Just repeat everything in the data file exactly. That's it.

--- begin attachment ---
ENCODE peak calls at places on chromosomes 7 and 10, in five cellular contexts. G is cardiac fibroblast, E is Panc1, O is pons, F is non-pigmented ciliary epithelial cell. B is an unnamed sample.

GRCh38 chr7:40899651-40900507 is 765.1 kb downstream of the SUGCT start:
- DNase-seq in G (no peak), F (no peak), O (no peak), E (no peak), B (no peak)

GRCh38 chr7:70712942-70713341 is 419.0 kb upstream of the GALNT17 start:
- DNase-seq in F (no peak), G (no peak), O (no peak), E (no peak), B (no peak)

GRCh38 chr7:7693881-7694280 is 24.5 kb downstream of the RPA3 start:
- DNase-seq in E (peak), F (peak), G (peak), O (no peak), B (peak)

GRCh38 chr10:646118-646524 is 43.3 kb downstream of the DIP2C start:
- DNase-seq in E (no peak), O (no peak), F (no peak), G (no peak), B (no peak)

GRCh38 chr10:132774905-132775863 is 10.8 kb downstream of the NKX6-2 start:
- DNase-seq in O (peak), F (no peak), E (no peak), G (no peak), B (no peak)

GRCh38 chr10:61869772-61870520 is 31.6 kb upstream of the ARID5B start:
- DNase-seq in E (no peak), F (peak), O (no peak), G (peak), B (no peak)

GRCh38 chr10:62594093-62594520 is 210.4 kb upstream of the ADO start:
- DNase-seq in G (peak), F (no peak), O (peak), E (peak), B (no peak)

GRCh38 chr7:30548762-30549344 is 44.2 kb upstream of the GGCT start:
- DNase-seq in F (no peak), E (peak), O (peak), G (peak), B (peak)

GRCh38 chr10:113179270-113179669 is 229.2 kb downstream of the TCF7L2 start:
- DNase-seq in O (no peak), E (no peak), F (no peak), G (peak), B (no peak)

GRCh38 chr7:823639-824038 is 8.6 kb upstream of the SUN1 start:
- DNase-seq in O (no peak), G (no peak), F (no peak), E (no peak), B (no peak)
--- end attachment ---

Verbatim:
ENCODE peak calls at places on chromosomes 7 and 10, in five cellular contexts. G is cardiac fibroblast, E is Panc1, O is pons, F is non-pigmented ciliary epithelial cell. B is an unnamed sample.

GRCh38 chr7:40899651-40900507 is 765.1 kb downstream of the SUGCT start:
- DNase-seq in G (no peak), F (no peak), O (no peak), E (no peak), B (no peak)

GRCh38 chr7:70712942-70713341 is 419.0 kb upstream of the GALNT17 start:
- DNase-seq in F (no peak), G (no peak), O (no peak), E (no peak), B (no peak)

GRCh38 chr7:7693881-7694280 is 24.5 kb downstream of the RPA3 start:
- DNase-seq in E (peak), F (peak), G (peak), O (no peak), B (peak)

GRCh38 chr10:646118-646524 is 43.3 kb downstream of the DIP2C start:
- DNase-seq in E (no peak), O (no peak), F (no peak), G (no peak), B (no peak)

GRCh38 chr10:132774905-132775863 is 10.8 kb downstream of the NKX6-2 start:
- DNase-seq in O (peak), F (no peak), E (no peak), G (no peak), B (no peak)

GRCh38 chr10:61869772-61870520 is 31.6 kb upstream of the ARID5B start:
- DNase-seq in E (no peak), F (peak), O (no peak), G (peak), B (no peak)

GRCh38 chr10:62594093-62594520 is 210.4 kb upstream of the ADO start:
- DNase-seq in G (peak), F (no peak), O (peak), E (peak), B (no peak)

GRCh38 chr7:30548762-30549344 is 44.2 kb upstream of the GGCT start:
- DNase-seq in F (no peak), E (peak), O (peak), G (peak), B (peak)

GRCh38 chr10:113179270-113179669 is 229.2 kb downstream of the TCF7L2 start:
- DNase-seq in O (no peak), E (no peak), F (no peak), G (peak), B (no peak)

GRCh38 chr7:823639-824038 is 8.6 kb upstream of the SUN1 start:
- DNase-seq in O (no peak), G (no peak), F (no peak), E (no peak), B (no peak)